1. Are You Ready to Buy a Home? (A mortgage partner could cover these topics.)
  • Different types of mortgage
  • Qualifying for a mortgage
  • What not to do before you close on your house
  1. The Home-Buying Process
  1. First-Time Homebuyer Programs
  1. What to Look for in a Home
  1. The Importance of Homeowners Insurance (Another great topic for a partner.)

FSBO
In an ideal world, your FSBO session will convince attending homeowners to list their properties with you; however, you should build your session around helping them do it themselves. Be sure to give plenty of genuinely helpful advice and build your CTA around the idea that real estate is a tough business, so if they have any family or friends who don’t want to go it alone, please send them your way.

  1. Figuring out how much your home is worth
  2. Repairs/upgrades with the best ROI
  3. Staging basics
  4. Listing photo tips
  5. Listing and marketing your home
  6. Showing tips/working with the buyer’s agent
  7. How to determine if you have a legitimate offer
  8. Negotiating an offer/counter offer
  9. Closing on your home
  10. Liability issues (You could partner with an insurance agent for this.)

Investment Property
People don’t always look for the same things in an investment property that they do for a home they’re planning to live in—value and easy upkeep are typically higher on their list of must-have features than granite countertops or a certain number of square feet. Focus on helping attendees figure out how to spot a good buy, what they should expect from the transaction and how to turn their investment into a profit.

  1. Why Invest in Real Estate?
  1. How Buying an Investment Property Is Different Than Buying a Home
  • Down payment
  • Property taxes
  • Interest/insurance
  1. How to Finance Your Investment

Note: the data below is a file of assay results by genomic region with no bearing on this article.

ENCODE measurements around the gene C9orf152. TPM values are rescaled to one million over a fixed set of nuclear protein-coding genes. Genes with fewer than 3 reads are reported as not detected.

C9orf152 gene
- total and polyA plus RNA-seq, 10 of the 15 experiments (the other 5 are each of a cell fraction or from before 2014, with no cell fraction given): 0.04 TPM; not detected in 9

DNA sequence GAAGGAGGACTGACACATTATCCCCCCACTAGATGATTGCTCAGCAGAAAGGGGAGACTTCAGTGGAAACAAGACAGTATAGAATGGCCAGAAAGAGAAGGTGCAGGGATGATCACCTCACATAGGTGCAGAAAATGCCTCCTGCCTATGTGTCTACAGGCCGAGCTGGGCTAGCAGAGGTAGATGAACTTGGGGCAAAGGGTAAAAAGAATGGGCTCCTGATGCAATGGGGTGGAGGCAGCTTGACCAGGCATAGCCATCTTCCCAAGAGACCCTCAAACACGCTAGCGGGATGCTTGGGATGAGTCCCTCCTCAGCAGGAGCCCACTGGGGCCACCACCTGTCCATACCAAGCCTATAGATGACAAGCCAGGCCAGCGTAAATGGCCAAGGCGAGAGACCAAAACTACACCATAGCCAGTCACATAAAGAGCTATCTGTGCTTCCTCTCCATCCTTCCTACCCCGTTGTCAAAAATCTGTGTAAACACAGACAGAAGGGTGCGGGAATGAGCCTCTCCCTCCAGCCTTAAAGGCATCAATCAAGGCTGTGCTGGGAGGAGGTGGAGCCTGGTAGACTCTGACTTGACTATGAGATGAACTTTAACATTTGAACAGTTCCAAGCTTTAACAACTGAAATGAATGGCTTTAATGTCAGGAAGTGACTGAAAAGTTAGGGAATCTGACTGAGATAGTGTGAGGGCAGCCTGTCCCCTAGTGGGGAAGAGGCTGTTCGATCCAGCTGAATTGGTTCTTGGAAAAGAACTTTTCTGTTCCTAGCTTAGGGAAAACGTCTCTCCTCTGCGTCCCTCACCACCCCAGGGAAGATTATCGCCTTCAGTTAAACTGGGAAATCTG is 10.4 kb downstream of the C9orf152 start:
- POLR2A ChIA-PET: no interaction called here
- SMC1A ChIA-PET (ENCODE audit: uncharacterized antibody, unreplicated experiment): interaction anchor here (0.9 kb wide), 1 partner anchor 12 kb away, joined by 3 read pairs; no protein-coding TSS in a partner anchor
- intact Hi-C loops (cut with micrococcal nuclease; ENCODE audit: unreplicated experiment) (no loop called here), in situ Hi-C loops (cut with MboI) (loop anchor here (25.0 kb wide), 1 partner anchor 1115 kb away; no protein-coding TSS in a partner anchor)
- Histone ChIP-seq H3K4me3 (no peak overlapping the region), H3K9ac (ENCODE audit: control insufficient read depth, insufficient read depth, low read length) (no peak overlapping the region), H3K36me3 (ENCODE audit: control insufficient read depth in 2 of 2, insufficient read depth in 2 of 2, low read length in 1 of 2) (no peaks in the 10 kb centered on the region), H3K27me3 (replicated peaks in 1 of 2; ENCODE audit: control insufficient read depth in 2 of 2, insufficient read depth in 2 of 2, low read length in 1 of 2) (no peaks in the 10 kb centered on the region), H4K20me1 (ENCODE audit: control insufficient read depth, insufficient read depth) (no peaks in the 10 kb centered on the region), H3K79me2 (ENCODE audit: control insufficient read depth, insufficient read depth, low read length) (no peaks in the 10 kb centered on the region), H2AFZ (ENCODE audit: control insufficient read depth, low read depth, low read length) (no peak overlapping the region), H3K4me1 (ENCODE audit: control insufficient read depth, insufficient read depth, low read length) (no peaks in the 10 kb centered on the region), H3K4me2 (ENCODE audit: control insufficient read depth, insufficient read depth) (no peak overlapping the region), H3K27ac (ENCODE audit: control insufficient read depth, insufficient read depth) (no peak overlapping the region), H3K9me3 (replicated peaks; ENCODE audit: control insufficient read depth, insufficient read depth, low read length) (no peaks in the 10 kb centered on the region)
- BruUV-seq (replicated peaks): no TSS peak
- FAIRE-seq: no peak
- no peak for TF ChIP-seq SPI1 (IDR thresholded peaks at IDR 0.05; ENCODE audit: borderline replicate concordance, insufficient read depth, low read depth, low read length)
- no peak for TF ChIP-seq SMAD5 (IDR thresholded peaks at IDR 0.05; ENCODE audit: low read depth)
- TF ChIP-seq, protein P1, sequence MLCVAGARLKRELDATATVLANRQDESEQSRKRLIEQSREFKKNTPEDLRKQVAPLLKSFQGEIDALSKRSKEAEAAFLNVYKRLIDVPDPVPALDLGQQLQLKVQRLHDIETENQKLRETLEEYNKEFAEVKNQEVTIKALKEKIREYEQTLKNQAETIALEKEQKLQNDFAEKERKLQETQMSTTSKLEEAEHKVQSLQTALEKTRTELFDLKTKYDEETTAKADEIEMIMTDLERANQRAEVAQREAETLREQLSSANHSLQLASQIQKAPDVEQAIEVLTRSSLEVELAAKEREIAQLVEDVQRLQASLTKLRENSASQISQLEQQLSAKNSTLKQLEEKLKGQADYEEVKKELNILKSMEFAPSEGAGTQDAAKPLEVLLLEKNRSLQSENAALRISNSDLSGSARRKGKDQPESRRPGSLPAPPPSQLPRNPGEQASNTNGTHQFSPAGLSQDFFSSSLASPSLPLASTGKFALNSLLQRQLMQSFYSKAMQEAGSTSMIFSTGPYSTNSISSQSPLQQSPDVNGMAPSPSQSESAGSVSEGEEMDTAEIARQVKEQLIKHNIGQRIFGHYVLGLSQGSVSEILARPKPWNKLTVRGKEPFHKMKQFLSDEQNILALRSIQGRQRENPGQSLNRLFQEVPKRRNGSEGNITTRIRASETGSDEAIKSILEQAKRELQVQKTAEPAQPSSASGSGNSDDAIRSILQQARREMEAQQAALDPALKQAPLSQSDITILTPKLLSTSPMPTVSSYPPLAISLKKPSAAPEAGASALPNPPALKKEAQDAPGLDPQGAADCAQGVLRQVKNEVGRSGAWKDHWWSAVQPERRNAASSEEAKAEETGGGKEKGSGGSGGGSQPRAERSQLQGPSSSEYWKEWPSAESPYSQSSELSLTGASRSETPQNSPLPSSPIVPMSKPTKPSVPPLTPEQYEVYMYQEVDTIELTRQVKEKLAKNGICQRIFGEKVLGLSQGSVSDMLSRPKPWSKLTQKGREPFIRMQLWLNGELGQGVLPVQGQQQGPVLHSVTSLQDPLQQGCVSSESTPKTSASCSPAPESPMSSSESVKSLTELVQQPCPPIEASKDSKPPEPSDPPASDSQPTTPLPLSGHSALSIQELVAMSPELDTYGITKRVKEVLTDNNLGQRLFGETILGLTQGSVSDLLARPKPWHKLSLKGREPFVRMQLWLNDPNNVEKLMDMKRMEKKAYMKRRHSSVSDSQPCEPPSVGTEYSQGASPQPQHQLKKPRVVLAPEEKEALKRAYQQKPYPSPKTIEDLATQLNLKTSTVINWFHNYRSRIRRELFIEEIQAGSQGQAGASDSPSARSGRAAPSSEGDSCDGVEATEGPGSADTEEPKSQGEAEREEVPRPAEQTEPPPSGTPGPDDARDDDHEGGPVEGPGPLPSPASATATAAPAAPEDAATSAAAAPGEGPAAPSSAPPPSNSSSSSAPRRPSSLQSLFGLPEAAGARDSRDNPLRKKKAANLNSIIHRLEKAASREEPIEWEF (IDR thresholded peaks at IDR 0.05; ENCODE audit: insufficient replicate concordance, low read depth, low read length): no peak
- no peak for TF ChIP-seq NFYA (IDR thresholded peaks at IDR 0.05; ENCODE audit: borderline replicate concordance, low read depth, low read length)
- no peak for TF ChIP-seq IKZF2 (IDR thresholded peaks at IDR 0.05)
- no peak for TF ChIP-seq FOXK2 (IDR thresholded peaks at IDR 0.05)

2. Single-Family vs. Multifamily vs. Townhouse/Duplex
  1. How to Identify a Profitable Investment
  • Value
  • Location
  • Condition
  • Rental history
  1. What to Do With Your Investment: Flipping vs. Renting

Tip: Be sure to make a slideshow presentation for your attendees to follow along with. Check out our article on creating a custom theme in Google Slides.

Turning Your Attendees Into Clients
After spending a couple of hours in their company, whether online or in-person, you should have had a chance to build rapport and a foundation of trust with your attendees. Now it’s time to start converting. Some people will be ready to work with you right away—have a copy of your calendar with you so you can schedule a meeting or listing appointment for those leads as soon as possible.

Other attendees may still have steps to take before they’re ready to commit to a specific agent. Try taking polls throughout your session to determine what each attendee’s transaction timeline looks like. In a webinar format, have them type in their answers and keep a written record to refer back to. In a seminar, you may just have to remember or set aside a few minutes to go through it with each person and help them figure it out.

Once you know when they’ll be transacting, you can set up an appropriate follow-up plan. This can be anything: phone calls, text messages, social media outreach, emails, direct mail, etc. Keep in touch with each of your attendees, even the ones who may be farther from a transaction than they (or you) may have hoped.

You can also consider making branded parting gifts for your attendees. If you make it something they’ll actually keep around, they’ll have your contact info easily available for when they are ready to transact.

Now you’re ready to start planning your first educational session to generate leads. Another great way to generate new business is by partnering with Homes.com. Homes.com has been one of the industry’s best sources of quality leads. Click here to see what our clients are saying about our quality leads.

Sesso_Joe_60x60Joe Sesso is an author and national speaker for Homes.com. For more information, please visit marketing.homes.com.

For the latest real estate news and trends, bookmark RISMedia.com.